The Edison Local School District is focused on getting its students college and career ready. The Richmond, Ohio-based schools have invested in a number of new technologies over the past five years that offer students unique educational opportunities. Every classroom has a SMART interactive whiteboard and students have access to carts of Chromebooks to prepare for statewide online testing.
When asked about the district’s vision for technology, Kim Wadas, assistant superintendent says the goal is for technology to be “totally integrated.” And in many unique ways it is. Take for example, the district’s GradeCams, a combination of an app and a document camera that automatically scans and grades student homework, quizzes, etc.
“The teachers really like it. It’s instant feedback,” Wadas says.
It turns out, students like it too. Rather than waiting a week for their teacher to score and grade their work, students know right away how they did on the multiple choice section of an assignment. Teachers still have to grade extended responses or short answer questions by hand, but GradeCam certainly speeds up the grading process.
It’s not just the tools employed by the Edison Local Schools that makes the district stand out, it’s really the district’s approach to education. Its high school recently launched a blended learning pilot with juniors and seniors. They now take a portion of their classes online, meaning they are home for either the first two periods or the last two periods of school one day a week. The school’s goal is to prepare students for online learning before they go off to college.
“You can’t really go to college or have a career anymore without having to take an online class,” Wadas says. “We’re trying to teach students how to manage their time and see how content is different online than it is in the classroom.”
Teachers deliver the online classes through Blackboard. If the blended learning pilot is successful, the district hopes to expand online learning to its entire high school.
“For now, we wanted to try it with a few teachers to see how it goes. We didn’t really want to jump all the way into it yet,” Wadas says.
In addition to online learning, Several teachers within the district have flipped classrooms. A few math teachers have been using the format for about three years now with Edmodo as their learning platform. Although Wadas was completely comfortable with the idea of an alternative classroom format, parents were another story.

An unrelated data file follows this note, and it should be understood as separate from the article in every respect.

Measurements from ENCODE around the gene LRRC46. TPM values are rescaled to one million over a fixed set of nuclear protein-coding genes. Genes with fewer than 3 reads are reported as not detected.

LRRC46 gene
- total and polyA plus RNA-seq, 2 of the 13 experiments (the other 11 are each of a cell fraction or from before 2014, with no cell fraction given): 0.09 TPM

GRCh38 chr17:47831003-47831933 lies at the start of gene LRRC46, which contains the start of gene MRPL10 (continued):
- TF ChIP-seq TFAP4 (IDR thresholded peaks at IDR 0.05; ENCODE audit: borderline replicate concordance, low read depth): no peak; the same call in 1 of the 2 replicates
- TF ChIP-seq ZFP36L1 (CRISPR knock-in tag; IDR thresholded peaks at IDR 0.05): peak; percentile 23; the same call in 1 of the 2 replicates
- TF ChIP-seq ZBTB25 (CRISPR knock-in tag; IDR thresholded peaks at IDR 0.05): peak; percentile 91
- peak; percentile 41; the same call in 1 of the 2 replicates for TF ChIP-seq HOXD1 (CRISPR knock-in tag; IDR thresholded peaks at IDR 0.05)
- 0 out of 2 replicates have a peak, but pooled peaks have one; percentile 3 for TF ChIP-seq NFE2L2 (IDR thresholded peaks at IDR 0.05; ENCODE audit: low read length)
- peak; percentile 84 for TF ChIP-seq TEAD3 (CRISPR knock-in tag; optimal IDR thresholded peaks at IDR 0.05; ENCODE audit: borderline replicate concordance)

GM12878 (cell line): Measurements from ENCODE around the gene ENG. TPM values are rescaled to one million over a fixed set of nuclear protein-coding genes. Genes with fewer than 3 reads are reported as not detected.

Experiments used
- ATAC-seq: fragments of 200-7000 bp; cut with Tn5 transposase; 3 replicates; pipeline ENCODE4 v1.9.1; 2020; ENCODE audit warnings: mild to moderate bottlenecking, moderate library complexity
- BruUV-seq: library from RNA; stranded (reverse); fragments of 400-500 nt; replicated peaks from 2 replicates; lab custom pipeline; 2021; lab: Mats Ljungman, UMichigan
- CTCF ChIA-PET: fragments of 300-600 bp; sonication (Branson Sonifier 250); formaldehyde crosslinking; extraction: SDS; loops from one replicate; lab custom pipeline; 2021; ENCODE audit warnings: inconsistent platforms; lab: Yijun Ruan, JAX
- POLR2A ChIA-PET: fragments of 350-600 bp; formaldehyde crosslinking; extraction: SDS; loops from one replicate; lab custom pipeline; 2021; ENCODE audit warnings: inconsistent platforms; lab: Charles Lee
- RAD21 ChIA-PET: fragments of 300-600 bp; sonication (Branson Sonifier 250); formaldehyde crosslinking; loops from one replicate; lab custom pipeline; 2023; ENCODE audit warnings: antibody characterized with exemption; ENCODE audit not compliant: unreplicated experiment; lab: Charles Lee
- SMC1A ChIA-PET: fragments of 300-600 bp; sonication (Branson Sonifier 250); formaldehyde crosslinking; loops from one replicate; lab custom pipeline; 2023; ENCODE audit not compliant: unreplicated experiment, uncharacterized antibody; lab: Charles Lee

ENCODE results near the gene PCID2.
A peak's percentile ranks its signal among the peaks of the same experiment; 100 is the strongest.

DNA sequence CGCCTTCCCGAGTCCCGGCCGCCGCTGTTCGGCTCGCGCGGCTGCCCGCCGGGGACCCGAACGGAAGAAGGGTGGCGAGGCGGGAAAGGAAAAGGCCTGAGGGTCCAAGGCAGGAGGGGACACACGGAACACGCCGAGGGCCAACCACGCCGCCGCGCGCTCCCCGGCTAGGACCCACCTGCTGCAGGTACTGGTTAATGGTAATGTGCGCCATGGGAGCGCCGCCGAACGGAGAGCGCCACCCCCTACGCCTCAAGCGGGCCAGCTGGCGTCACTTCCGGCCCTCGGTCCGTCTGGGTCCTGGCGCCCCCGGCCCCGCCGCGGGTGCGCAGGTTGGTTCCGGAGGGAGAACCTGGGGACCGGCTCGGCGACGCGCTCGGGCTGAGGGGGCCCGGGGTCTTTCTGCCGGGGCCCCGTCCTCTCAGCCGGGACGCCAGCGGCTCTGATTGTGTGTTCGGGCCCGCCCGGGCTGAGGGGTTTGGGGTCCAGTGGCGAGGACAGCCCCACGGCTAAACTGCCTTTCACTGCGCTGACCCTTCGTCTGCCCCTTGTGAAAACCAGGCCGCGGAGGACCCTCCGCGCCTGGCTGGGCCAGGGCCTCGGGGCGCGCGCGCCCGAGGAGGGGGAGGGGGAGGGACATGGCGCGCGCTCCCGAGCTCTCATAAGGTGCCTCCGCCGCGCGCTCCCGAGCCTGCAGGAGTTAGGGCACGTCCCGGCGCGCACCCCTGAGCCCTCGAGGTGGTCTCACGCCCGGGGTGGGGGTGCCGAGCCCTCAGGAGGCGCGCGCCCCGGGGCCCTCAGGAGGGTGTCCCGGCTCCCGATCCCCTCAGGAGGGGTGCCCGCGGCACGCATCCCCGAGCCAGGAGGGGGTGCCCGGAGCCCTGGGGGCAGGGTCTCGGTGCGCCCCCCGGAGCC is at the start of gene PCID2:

“We met some resistance and we still do,” Wadas says. “It’s getting them to understand that things have changed since we were in school.”
In a flipped classroom, students do what is traditionally considered homework in class and take in “lectures” at home. The lectures can take any format, but most teachers use short videos they post online for students to watch. The benefit of a flipped classroom is that the teacher is able to walk around the room as students attempt an activity like solving a math problem or working together to analyze a reading. The educator is present during active learning and is able to answer questions, provide assistance and deliver feedback as needed.
Edison Local is also a big proponent of collaboration. Students use Google Apps for Education in tandem with the Chromebooks to work together, share documents and complete class assignments. The devices are such an integral part of some classes that students walk into the room and immediately grab a Chromebook the way they would a pencil or notebook. It’s just another educational tool and an extension of the sort of learning environment the district has created.
While there has been support for technology integration from the top down, Wadas says it’s really the teachers who deserve the credit.
“Our teachers are a huge part of this,” she says. It’s their willingness to learn new things and take that leap that moves our students forward.”